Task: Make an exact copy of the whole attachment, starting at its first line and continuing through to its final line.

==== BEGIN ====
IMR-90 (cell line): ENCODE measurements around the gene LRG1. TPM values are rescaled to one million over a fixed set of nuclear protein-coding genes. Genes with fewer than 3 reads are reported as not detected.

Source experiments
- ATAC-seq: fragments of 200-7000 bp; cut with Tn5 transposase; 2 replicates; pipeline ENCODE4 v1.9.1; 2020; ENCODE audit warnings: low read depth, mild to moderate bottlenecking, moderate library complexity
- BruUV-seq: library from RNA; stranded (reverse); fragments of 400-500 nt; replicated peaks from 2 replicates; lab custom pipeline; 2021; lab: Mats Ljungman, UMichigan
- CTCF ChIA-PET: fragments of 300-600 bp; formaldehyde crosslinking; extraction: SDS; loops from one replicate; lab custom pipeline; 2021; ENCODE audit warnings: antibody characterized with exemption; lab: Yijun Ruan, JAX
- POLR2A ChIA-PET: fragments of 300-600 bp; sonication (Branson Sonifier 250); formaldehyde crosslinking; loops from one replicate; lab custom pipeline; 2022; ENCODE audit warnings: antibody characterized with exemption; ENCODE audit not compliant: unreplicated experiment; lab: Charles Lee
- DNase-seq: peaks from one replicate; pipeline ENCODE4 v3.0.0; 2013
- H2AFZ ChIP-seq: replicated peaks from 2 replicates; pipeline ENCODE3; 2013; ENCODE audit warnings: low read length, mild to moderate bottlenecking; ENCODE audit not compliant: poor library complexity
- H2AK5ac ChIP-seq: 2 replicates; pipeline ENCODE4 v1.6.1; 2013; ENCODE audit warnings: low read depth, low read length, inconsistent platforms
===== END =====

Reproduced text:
IMR-90 (cell line): ENCODE measurements around the gene LRG1. TPM values are rescaled to one million over a fixed set of nuclear protein-coding genes. Genes with fewer than 3 reads are reported as not detected.

Source experiments
- ATAC-seq: fragments of 200-7000 bp; cut with Tn5 transposase; 2 replicates; pipeline ENCODE4 v1.9.1; 2020; ENCODE audit warnings: low read depth, mild to moderate bottlenecking, moderate library complexity
- BruUV-seq: library from RNA; stranded (reverse); fragments of 400-500 nt; replicated peaks from 2 replicates; lab custom pipeline; 2021; lab: Mats Ljungman, UMichigan
- CTCF ChIA-PET: fragments of 300-600 bp; formaldehyde crosslinking; extraction: SDS; loops from one replicate; lab custom pipeline; 2021; ENCODE audit warnings: antibody characterized with exemption; lab: Yijun Ruan, JAX
- POLR2A ChIA-PET: fragments of 300-600 bp; sonication (Branson Sonifier 250); formaldehyde crosslinking; loops from one replicate; lab custom pipeline; 2022; ENCODE audit warnings: antibody characterized with exemption; ENCODE audit not compliant: unreplicated experiment; lab: Charles Lee
- DNase-seq: peaks from one replicate; pipeline ENCODE4 v3.0.0; 2013
- H2AFZ ChIP-seq: replicated peaks from 2 replicates; pipeline ENCODE3; 2013; ENCODE audit warnings: low read length, mild to moderate bottlenecking; ENCODE audit not compliant: poor library complexity
- H2AK5ac ChIP-seq: 2 replicates; pipeline ENCODE4 v1.6.1; 2013; ENCODE audit warnings: low read depth, low read length, inconsistent platforms